Fewer commuters are getting to work by car these days, especially in densely populated cities like San Francisco. But riding the bus or a bike isn't for everybody, and for those commuters that want the conveniences of a car without the hefty fuel fees, there's the canoe-inspired hybrid electric tricycle.
Dubbed the Human Electric Vehicle by its creator, Minnesota-based designer Lyon Smith, this unusual tricycle relies on a mix of battery-storage, regenerative braking, solar power, and the user's leg strength to travel between 75 and 100 miles per charge.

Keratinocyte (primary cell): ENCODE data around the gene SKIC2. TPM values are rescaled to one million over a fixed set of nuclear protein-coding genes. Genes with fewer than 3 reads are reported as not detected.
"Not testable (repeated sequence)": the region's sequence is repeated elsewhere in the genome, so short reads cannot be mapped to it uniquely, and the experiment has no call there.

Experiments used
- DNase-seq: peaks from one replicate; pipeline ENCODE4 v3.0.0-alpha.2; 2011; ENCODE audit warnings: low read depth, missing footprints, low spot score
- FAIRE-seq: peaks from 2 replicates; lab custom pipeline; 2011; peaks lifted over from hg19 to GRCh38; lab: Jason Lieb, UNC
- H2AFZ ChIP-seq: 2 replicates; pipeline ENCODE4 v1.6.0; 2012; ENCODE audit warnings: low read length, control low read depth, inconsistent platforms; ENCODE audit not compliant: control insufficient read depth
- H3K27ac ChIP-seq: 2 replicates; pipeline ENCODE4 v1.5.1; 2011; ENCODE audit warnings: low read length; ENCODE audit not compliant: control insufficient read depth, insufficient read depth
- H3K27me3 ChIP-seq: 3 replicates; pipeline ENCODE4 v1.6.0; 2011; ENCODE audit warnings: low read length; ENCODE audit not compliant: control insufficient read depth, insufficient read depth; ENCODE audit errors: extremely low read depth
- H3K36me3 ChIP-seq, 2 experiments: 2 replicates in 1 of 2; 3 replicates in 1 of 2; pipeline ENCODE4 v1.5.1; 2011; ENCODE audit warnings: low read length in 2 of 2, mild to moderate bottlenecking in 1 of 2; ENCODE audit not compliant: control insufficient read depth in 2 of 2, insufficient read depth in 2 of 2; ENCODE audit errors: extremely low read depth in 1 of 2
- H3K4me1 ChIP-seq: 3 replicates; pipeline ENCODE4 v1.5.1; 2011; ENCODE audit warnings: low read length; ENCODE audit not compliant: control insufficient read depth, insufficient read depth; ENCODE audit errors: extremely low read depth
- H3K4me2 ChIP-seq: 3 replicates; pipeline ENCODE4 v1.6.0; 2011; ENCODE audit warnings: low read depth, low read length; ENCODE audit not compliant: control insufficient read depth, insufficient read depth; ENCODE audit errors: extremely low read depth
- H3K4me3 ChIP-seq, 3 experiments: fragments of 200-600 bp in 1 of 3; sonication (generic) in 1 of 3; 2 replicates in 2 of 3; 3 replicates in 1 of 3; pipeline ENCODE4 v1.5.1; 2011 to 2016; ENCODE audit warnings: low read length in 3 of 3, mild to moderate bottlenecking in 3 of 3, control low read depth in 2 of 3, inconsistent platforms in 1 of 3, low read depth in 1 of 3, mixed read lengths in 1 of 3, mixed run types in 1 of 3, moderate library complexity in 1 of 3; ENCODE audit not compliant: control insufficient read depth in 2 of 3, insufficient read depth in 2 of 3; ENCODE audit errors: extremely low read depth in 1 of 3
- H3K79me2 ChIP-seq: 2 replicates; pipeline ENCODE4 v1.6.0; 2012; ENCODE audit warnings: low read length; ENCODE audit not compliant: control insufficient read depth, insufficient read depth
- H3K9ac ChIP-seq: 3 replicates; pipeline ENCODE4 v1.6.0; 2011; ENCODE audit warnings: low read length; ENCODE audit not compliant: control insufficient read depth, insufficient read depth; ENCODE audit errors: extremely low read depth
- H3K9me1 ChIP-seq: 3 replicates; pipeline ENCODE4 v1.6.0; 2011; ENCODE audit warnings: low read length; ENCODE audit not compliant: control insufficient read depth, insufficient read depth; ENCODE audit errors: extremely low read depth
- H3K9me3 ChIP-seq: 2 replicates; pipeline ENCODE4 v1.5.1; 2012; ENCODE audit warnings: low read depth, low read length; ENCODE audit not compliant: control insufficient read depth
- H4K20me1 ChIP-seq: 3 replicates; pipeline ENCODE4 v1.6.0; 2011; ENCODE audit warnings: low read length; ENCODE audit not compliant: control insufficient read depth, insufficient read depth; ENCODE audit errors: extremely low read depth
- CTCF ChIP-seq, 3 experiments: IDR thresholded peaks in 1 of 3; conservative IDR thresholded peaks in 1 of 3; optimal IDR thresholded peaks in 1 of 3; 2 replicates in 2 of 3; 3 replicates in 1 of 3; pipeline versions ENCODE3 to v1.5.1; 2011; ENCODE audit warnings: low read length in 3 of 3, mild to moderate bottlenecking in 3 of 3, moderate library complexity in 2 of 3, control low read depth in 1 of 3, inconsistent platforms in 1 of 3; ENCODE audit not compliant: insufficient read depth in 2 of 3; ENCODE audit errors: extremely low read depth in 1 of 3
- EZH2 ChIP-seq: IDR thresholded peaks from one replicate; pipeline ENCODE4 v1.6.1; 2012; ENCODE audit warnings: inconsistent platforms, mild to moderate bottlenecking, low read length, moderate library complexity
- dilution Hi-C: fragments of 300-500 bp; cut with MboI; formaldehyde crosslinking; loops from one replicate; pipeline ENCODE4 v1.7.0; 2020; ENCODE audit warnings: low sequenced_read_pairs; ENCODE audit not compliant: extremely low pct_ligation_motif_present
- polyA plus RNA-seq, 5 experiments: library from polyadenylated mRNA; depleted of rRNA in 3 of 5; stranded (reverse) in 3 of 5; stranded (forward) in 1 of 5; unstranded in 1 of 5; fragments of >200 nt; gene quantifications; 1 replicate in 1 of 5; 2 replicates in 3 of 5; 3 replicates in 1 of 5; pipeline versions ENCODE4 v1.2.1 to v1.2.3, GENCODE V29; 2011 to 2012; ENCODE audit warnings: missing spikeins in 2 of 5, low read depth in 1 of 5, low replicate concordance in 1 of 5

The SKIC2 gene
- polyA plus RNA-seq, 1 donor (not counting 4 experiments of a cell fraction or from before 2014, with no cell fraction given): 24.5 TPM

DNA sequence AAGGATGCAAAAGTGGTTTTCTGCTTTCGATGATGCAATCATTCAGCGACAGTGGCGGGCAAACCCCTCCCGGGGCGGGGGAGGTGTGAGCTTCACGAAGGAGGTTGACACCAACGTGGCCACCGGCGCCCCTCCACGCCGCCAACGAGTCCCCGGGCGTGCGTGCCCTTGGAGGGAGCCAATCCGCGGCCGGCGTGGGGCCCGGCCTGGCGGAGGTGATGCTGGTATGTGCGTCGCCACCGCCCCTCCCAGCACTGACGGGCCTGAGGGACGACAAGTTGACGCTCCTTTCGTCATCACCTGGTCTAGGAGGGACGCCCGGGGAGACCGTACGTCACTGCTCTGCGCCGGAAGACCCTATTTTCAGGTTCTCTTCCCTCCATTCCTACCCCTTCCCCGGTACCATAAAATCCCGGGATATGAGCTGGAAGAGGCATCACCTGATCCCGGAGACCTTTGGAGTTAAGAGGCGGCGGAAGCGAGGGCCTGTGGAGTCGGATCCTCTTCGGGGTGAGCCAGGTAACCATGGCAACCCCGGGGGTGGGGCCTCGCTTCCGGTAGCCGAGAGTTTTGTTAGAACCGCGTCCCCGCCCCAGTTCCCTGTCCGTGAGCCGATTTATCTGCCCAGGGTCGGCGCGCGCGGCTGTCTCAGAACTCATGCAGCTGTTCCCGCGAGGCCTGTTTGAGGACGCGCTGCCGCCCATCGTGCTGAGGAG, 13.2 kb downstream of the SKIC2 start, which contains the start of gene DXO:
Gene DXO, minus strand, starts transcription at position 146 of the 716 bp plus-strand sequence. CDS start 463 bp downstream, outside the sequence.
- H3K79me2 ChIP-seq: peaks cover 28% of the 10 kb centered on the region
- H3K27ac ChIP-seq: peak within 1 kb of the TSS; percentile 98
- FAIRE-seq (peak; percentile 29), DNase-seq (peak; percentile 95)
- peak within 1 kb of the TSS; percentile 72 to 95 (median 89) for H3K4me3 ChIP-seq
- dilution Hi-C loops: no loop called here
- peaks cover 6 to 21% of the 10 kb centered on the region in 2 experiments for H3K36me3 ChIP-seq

With a fuselage composed of Kevlar and Graphite—the same materials used in a nearby Winonah Canoes production facility—the HEV weighs just 700 pounds. And while the driver does pedal, it isn't to propel the vehicle directly. Instead, the pedal power is used to drive a small electricity-generating dynamo that produces 20 percent of the charge needed to fill the vehicle's 10 li-ion batteries (and boost the range from 75 to the full 100 miles). The rest of the power comes from a wall outlet and the trickle-charge solar panels.
The vehicle is still in the prototype stage—in that only one prototype has been built so far. There's no word yet on when, or even if, the HEV will reach production given the extremely modest successes of past companies hawking 3-wheeled automotive alternatives. [Human Electric Vehicle via Clean Technica - EV World]